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dc.contributor.authorWhiffin, Charlotte, J.
dc.contributor.authorSmith, Brandon, G.
dc.contributor.authorIgnatius, Esene, N.
dc.contributor.authorKarekezi, Claire
dc.contributor.authorBashford, Tom
dc.contributor.authorKhan, Muhammed, M
dc.contributor.authorSolla, Davi, JF
dc.contributor.authorHutchinson, Peter, J.
dc.contributor.authorKolias, Angelos
dc.date.accessioned2020-08-20T08:09:36Z
dc.date.available2020-08-20T08:09:36Z
dc.date.issued2020-08-13
dc.identifier.citationWhiffin, C., Smith, B., Ignatius, E., Karekezi, C., et al. (2020). 'Neurosurgeons’ experiences of conducting and disseminating clinical research in low- and middle-income countries: A qualitative study protocol'. BMJ Open, pp. 1-5.en_US
dc.identifier.doi10.1136/ bmjopen-2020-038939
dc.identifier.urihttp://hdl.handle.net/10545/625097
dc.description.abstractLow-and middle-income countries (LMICs) face the greatest burden of neurotrauma. However, most of the research published in scientific journals originates from high-income countries, suggesting those in LMICs are either not engaging in research, or are not publishing it. Evidence originating in high-income countries may not be generalisable to LMICs, therefore it is important to nurture research capacity in LMICs so that a relevant evidence base can be developed. However, little is published about specific challenges or contextual issues relevant to increasing research activity of neurosurgeons in LMICs. Therefore, the aim of this study was to understand neurosurgeons’ experiences of, aspirations for and ability to, conduct and disseminate clinical research in low- and middle-income countries. This is a pragmatic qualitative study situated within the naturalistic paradigm using focus groups and interviews with a purposive sample of neurosurgeons from LMICs. First, we will conduct asynchronous online focus groups with 36 neurosurgeons to broadly explore issues relevant to the study aim. Second, we will select 20 participants for follow-up semi-structured interviews to explore concepts in more depth and detail than could be achieved in the focus group. Interviews will be audio-recorded and transcribed verbatim. A thematic analysis will be conducted following Braun and Clarke’s six stages and will be supported by NVIVO software. The University of Cambridge Psychology Research Ethics Committee reviewed and approved this study in January 2020 (REF PRE.2020.006). Participants will provide informed consent, be able to withdraw at any time and will have their contributions kept confidential. The findings of the study will be shared with relevant stakeholders and disseminated in conference presentations and journal publications.en_US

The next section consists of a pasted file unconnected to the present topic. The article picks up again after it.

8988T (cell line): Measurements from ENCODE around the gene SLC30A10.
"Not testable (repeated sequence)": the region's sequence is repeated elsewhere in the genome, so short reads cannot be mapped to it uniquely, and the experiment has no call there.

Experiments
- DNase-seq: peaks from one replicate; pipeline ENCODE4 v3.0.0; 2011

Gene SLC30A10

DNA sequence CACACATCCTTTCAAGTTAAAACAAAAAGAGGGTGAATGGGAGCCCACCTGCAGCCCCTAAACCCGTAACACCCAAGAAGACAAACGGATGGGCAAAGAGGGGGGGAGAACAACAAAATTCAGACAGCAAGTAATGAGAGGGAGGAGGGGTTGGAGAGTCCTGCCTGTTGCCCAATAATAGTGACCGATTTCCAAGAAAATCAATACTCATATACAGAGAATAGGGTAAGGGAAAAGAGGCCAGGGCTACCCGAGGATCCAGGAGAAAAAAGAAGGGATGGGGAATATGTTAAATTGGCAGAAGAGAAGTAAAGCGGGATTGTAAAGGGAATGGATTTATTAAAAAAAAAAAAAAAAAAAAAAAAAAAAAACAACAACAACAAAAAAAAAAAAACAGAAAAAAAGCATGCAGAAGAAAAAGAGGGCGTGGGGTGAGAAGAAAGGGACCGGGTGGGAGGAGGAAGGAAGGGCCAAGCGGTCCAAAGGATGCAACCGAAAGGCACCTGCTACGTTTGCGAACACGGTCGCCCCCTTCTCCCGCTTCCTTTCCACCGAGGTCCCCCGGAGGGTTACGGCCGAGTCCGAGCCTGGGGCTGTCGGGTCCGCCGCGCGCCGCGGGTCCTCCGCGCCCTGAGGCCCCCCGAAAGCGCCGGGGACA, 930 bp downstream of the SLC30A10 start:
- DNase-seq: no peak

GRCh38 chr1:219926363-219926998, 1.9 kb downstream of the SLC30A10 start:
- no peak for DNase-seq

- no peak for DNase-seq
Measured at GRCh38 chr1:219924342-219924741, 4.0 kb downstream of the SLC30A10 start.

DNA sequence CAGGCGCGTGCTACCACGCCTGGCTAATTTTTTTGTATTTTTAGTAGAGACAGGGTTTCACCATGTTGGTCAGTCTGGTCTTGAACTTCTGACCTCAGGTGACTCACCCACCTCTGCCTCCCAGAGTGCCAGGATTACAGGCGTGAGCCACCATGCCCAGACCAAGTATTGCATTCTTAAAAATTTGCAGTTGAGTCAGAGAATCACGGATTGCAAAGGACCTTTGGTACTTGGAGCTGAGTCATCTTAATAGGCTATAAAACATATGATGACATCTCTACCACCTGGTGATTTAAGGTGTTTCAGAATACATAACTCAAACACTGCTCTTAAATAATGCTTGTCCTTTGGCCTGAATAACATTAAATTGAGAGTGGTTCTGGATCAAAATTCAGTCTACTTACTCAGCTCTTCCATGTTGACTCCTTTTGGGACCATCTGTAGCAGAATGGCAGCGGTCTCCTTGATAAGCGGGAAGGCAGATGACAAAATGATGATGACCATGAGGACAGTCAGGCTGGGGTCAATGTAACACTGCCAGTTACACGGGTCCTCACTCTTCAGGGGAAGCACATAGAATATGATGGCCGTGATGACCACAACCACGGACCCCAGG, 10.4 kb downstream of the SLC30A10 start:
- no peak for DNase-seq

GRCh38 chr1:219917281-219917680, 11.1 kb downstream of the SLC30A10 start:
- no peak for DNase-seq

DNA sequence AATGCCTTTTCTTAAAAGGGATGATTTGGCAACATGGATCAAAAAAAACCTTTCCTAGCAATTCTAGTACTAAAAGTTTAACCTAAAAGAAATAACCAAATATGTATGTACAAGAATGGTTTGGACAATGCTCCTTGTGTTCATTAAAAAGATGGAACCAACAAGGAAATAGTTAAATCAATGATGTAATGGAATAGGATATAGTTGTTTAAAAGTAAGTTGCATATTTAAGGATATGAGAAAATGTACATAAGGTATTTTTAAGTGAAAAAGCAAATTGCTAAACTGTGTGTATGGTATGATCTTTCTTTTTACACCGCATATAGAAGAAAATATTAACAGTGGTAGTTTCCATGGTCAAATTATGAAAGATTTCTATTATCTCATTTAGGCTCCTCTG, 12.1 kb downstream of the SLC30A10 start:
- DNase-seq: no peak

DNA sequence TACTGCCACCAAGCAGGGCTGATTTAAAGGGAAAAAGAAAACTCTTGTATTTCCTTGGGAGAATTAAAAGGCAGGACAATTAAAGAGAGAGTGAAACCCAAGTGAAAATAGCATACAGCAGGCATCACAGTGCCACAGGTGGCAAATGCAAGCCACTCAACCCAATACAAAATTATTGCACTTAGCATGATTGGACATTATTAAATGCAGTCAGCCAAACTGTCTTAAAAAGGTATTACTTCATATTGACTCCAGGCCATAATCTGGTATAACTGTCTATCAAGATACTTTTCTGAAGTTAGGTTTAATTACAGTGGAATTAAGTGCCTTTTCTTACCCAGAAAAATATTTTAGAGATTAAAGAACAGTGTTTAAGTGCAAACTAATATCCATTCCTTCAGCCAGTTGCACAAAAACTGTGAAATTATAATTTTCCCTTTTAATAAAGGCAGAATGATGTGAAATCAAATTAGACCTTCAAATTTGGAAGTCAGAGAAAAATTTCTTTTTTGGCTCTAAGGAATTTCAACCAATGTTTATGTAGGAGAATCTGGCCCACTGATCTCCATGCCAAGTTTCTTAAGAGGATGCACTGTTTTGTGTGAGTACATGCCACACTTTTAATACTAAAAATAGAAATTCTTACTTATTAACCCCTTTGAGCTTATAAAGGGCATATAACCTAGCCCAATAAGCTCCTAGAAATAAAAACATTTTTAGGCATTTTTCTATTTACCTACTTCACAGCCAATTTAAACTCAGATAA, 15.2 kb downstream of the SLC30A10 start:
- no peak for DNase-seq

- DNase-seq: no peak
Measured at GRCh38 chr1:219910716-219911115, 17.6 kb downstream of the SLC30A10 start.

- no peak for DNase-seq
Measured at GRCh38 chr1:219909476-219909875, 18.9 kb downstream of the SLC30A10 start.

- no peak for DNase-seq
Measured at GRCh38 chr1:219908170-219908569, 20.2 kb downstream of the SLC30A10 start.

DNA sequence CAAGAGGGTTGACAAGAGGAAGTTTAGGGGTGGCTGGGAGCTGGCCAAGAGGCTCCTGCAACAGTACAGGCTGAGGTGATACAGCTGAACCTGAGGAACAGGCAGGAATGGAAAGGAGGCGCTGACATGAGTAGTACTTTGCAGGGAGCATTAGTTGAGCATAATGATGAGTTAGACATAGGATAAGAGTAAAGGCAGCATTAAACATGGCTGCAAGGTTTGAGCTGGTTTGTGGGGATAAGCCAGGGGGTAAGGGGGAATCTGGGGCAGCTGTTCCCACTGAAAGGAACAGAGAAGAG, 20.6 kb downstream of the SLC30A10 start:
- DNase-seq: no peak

dc.description.sponsorshipThis work was supported by the National Institute for Health Research Global Health Research Group on Neurotrauma.en_US
dc.language.isoenen_US
dc.publisherBMJen_US
dc.relation.urlhttps://bmjopen.bmj.com/content/10/8/e038939.infoen_US
dc.subjectNeurotraumaen_US
dc.subjectNeurosurgeonsen_US
dc.titleNeurosurgeons’ experiences of conducting and disseminating clinical research in low- and middle-income countries: A qualitative study protocolen_US
dc.typeArticleen_US
dc.identifier.eissn2044-6055
dc.contributor.departmentUniversity of Derbyen_US
dc.contributor.departmentAddenbrooke’s Hospital & University of Cambridgeen_US
dc.contributor.departmentUniversity of Cambridgeen_US
dc.contributor.departmentUniversity of Bamenda, Cameroonen_US
dc.contributor.departmentRwanda Military Hospital, Rwandaen_US
dc.contributor.departmentNorthwest School of Medicine & Northwest General Hospital & Research Centre, Peshawar, Pakistanen_US
dc.contributor.departmentUniversity of São Paulo, Brazilen_US
dc.identifier.journalBMJ Openen_US
dcterms.dateAccepted2020-06-08
dc.author.detail782131en_US


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